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Sunday School Lesson - January 29, 2023 
"Does it bring conviction?"

Acts 2:32-41
The Point:
"The voice of God seeks to convict us of the truth."
 
 
A primary way God speaks is by convicting us of our sin. He loves us too much to allow us to rush headlong into sin without calling us to repent and return to Him. 
Acts 2:32-36
32  This Jesus hath God raised up, where we all are witnesses. 
33  Therefore being by the right hand of God exalted, and having received of the Father the promise of the Holy Ghost, he hath shed forth this, which ye now see and hear. 
34  For David is not ascended into the heavens, but he saith himself, The Lord said unto my Lord, Sit thou on my right hand, 
35  Until I make thy foes thy footstool.
36  Therefore let all the house of Israel know assuredly, that God hath made the same Jesus, whom ye have crucified, both Lord and Christ.
Key Words:
All the house of Israel (v.36) - This phrase refers to the descendants of Jacob (Israel). It could mean specifically the old Northern Kingdom, but it probably refers to all Jews. 
Christ (v.36) -- This title (derived from the Greek) is based on the Hebrew word for "anointed', frequently translated "Messiah".
 
God's primary concern for people is that they be in a right relationship with Him. If you are not yet a follower of Jesus Christ, then God's primary focus is not on what company you work for or what neighborhood you live in; His focus is on seeing you acknowledge that you are a sinner, turn from your sin, and place your faith in Christ. 
 
Act 2 begins with the Holy Spirit coming upon the 120 followers of Jesus in the upper room. This led to Peter's sermon, one he preached to the multitude of Jewish people when filled the streets of Jerusalem for the Feast of Pentecost.  During such feasts, the population of Jerusalem could swell from 55,000 to 180,000 people. God often speaks through the preaching of His word. In this case, Peter preached about the resurrection and exaltation of Jesus. 
The gospel hinges on Jesus being raised from the dead (1 Cor. 15:17). Peter proclaimed that he and his fellow disciples were witnesses to the resurrection. This authenticated Peter's message, for he did not speak of what he did not know, but rather he preached out of his personal experience. Peter declared that after Jesus' resurrection, God sent the Holy Spirit. The evidence of the Spirit's working was evident to everyone present, for everyone heard the disciples "speak in our tongues the wonderful works of God" (Acts 2:11). A clear sign that if someone speaks a word that was given to them from God, the Holy Spirit affirms the message.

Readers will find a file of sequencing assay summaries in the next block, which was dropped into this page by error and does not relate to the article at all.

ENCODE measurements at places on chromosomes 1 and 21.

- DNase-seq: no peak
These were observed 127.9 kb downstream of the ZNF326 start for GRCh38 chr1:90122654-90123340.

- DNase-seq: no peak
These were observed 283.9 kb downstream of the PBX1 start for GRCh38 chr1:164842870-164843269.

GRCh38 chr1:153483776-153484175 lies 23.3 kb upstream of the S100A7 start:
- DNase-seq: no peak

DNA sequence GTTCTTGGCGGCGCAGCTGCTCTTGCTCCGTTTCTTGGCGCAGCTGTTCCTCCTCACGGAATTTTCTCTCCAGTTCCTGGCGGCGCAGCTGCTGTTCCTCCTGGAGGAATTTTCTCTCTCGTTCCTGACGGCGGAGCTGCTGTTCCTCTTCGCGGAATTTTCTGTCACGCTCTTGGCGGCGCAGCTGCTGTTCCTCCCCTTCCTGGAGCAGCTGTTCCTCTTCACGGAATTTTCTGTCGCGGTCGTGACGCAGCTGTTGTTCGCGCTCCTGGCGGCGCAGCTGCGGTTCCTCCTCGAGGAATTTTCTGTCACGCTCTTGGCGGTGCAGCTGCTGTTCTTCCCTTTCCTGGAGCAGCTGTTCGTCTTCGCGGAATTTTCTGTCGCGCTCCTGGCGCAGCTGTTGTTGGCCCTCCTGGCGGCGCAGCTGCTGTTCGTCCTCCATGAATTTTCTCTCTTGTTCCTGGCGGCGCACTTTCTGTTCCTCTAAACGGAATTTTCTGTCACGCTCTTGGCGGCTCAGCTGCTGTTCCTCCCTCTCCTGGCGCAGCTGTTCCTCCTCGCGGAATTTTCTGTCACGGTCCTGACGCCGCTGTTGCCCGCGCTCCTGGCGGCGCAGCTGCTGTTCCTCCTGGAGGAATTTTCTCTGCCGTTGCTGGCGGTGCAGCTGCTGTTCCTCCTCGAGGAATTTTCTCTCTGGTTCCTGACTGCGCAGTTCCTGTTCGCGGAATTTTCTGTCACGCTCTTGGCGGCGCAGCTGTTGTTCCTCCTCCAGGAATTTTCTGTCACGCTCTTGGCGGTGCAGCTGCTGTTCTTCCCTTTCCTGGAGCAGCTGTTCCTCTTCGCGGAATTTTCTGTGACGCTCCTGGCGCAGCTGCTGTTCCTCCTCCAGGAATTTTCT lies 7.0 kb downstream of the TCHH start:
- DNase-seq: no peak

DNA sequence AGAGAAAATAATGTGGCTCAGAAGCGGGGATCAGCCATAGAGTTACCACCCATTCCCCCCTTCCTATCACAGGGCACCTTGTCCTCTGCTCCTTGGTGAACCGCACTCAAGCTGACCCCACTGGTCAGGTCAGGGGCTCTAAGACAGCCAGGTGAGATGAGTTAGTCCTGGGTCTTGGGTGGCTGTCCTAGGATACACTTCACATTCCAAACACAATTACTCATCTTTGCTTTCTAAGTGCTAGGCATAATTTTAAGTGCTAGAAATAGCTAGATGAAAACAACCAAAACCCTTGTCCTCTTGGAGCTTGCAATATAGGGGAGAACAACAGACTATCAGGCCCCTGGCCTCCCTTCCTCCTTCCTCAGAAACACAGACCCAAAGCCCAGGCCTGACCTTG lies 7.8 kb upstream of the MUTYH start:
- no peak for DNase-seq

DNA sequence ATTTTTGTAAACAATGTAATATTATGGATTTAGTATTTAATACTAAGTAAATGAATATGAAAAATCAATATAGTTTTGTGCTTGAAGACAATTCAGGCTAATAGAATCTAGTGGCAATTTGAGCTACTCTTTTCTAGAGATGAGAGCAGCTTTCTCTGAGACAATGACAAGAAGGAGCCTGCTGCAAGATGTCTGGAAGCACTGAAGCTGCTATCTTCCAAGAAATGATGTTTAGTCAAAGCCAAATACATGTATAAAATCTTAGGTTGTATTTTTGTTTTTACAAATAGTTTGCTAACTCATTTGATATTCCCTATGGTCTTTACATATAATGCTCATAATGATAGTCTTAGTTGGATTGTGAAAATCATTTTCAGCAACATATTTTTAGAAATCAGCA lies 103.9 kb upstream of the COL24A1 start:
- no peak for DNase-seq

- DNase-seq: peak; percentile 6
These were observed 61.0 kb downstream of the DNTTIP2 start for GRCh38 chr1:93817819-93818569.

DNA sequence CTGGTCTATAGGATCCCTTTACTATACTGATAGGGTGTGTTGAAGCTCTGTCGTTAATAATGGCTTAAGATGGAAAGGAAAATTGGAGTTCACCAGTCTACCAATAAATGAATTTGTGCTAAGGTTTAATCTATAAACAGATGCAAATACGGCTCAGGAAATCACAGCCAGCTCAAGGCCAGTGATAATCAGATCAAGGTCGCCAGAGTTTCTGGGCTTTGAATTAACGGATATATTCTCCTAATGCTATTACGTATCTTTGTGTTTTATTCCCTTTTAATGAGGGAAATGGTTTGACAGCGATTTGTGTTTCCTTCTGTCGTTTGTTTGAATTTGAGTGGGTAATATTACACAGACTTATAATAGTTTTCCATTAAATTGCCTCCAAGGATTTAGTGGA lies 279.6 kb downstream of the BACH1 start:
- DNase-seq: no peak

Peter cited Psalm 110:1 in which David prophesied of the Messiah. It was a favorite passage of the early church (Mark 12:35-37; 1 Cor. 15:25; Heb. 1:13; 10-13). It indicated that Jesus is the Messiah, the Lord and Savior of all who place their trust in Him. Referencing Psalm 110 also offers encouragement because, though the church might suffer at the hands of its enemies for a time, God the Father will defeat every foe and place them in submission to Christ.
 
Peter reached the climax of his sermon in verse 36: "Therefore let all the house of Israel know assuredly, that God hath made the same Jesus, whom ye have crucified, both Lord and Christ." Peter spoke these words with certainty. He emphasized that it was they who crucified Jesus. They may not have hammered the nails into Jesus' hands and feet, but they were complicit by their sin and rebellion against God and their rejection of the Messiah. 
 
A telling sign that a word comes from God is the centrality of Jesus Christ, especially His death and resurrection.  When God speaks, He uplifts Christ and His work. The Holy Spirt also brings conviction of sins. Peter declared it was his listeners who were enemies of God. When God speaks to you, He will draw attention to the sin in your life and your disobedience to His word. God will point out anything in your life that is disrupting your fellowship with Him. God knows what matters most in your life and He will speak to those issues. It is the Holy Spirit's role to reveal and apply God's truth to your life (John 16:13-14). 
 Acts. 2:37-38
37  Now when they heard this, they were pricked in their heart, and said unto Peter and to the rest of the apostles, Men and brethren, what shall we do?